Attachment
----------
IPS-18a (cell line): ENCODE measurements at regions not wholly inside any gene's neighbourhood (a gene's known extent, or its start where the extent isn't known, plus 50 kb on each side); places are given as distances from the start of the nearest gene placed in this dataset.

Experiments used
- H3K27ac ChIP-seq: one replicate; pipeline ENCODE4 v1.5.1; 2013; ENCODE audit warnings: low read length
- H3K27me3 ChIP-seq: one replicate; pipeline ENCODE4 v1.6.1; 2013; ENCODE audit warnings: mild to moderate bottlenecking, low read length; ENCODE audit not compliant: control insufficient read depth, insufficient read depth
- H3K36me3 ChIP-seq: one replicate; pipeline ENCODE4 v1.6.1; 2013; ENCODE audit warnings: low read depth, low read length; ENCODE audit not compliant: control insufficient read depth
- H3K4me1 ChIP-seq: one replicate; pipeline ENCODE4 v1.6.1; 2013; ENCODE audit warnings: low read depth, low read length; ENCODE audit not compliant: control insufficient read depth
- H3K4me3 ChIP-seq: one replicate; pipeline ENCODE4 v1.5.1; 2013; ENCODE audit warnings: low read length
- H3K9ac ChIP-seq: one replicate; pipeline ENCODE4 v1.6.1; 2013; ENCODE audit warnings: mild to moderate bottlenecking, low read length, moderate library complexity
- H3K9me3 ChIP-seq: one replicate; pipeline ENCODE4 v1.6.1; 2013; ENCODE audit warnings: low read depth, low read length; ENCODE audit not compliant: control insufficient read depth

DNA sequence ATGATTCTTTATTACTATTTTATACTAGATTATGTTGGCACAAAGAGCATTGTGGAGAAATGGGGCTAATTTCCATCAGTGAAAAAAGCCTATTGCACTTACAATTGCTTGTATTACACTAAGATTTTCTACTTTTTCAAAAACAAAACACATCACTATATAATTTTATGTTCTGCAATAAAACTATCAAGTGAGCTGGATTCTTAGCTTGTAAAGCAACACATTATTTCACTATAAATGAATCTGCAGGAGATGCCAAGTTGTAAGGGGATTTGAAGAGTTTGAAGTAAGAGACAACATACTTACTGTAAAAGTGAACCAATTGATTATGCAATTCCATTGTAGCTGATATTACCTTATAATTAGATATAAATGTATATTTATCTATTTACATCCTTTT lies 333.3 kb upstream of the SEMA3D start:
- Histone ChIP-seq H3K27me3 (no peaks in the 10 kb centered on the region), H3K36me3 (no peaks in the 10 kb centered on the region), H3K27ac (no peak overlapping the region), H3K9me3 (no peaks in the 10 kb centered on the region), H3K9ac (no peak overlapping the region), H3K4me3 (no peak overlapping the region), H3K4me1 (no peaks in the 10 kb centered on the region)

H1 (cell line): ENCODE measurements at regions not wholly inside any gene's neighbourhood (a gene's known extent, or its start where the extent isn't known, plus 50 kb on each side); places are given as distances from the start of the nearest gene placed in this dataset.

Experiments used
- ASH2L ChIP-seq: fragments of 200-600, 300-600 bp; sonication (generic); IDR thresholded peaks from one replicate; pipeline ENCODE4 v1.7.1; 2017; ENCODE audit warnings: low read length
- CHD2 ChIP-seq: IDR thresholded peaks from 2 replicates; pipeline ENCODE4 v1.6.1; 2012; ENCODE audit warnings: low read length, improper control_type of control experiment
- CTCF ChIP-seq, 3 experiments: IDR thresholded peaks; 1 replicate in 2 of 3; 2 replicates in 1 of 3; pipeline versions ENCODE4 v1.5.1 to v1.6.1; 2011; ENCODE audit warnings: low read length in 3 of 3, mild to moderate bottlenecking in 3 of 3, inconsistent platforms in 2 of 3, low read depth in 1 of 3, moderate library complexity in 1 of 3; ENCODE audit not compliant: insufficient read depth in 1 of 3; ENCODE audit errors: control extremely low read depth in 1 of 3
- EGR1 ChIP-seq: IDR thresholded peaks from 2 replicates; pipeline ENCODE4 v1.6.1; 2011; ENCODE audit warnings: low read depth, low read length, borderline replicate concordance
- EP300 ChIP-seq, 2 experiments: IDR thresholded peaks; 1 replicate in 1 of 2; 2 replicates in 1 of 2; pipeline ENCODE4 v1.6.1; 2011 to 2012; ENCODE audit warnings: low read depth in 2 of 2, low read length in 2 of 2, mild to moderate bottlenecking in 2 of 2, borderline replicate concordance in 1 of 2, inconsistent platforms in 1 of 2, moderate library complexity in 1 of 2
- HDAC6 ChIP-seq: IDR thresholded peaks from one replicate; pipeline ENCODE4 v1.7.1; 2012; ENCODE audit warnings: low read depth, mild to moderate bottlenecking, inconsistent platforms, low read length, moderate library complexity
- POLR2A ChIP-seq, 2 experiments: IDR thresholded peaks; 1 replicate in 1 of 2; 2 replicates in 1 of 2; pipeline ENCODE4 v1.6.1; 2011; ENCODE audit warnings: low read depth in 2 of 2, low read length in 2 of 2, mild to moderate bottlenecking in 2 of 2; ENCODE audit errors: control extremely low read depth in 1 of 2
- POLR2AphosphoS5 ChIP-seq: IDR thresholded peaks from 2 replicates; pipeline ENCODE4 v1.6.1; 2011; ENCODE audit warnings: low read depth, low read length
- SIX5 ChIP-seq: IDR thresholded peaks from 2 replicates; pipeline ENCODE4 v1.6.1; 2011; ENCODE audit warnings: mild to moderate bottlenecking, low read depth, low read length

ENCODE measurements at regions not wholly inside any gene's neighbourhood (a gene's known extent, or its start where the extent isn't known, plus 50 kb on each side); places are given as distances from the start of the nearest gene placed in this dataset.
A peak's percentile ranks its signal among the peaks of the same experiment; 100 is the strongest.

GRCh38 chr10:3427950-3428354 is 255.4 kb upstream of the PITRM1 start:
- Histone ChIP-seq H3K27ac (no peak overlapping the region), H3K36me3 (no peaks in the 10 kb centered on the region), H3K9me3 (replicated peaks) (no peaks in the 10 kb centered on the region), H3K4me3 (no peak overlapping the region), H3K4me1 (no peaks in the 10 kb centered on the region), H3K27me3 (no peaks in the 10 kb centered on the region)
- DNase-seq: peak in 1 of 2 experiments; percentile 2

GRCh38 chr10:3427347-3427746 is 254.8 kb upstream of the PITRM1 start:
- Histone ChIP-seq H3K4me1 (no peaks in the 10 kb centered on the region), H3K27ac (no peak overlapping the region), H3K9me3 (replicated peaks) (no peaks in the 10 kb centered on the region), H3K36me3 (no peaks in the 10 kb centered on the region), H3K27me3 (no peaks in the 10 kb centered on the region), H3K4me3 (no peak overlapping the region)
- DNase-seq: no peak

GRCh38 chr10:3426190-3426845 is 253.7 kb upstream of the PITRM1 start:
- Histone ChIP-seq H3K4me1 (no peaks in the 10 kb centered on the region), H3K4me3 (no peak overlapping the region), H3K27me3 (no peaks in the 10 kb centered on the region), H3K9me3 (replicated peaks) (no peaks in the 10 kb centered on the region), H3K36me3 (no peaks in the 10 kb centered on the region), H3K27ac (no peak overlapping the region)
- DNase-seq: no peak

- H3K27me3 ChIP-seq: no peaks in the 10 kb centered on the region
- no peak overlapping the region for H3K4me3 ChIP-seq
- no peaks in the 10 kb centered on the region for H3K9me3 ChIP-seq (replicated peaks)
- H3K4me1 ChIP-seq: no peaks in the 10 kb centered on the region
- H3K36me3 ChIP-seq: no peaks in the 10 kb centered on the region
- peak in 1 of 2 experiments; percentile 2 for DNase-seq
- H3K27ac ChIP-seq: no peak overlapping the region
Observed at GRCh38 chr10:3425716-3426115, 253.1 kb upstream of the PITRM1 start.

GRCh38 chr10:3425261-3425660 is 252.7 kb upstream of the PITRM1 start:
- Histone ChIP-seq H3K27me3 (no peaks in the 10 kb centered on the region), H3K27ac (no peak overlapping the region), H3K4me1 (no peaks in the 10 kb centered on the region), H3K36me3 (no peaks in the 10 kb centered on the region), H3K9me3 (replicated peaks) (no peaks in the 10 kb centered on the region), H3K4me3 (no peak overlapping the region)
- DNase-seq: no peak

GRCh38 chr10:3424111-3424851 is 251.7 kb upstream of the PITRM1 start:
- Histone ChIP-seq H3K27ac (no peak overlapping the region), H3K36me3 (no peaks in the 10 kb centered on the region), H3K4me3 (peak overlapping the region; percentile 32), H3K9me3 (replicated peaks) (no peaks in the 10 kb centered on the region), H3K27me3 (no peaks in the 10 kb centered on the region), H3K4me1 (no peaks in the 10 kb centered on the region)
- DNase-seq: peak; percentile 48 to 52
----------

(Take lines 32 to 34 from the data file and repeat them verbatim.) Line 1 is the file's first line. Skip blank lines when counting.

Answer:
- Histone ChIP-seq H3K4me1 (no peaks in the 10 kb centered on the region), H3K4me3 (no peak overlapping the region), H3K27me3 (no peaks in the 10 kb centered on the region), H3K9me3 (replicated peaks) (no peaks in the 10 kb centered on the region), H3K36me3 (no peaks in the 10 kb centered on the region), H3K27ac (no peak overlapping the region)
- DNase-seq: no peak

- H3K27me3 ChIP-seq: no peaks in the 10 kb centered on the region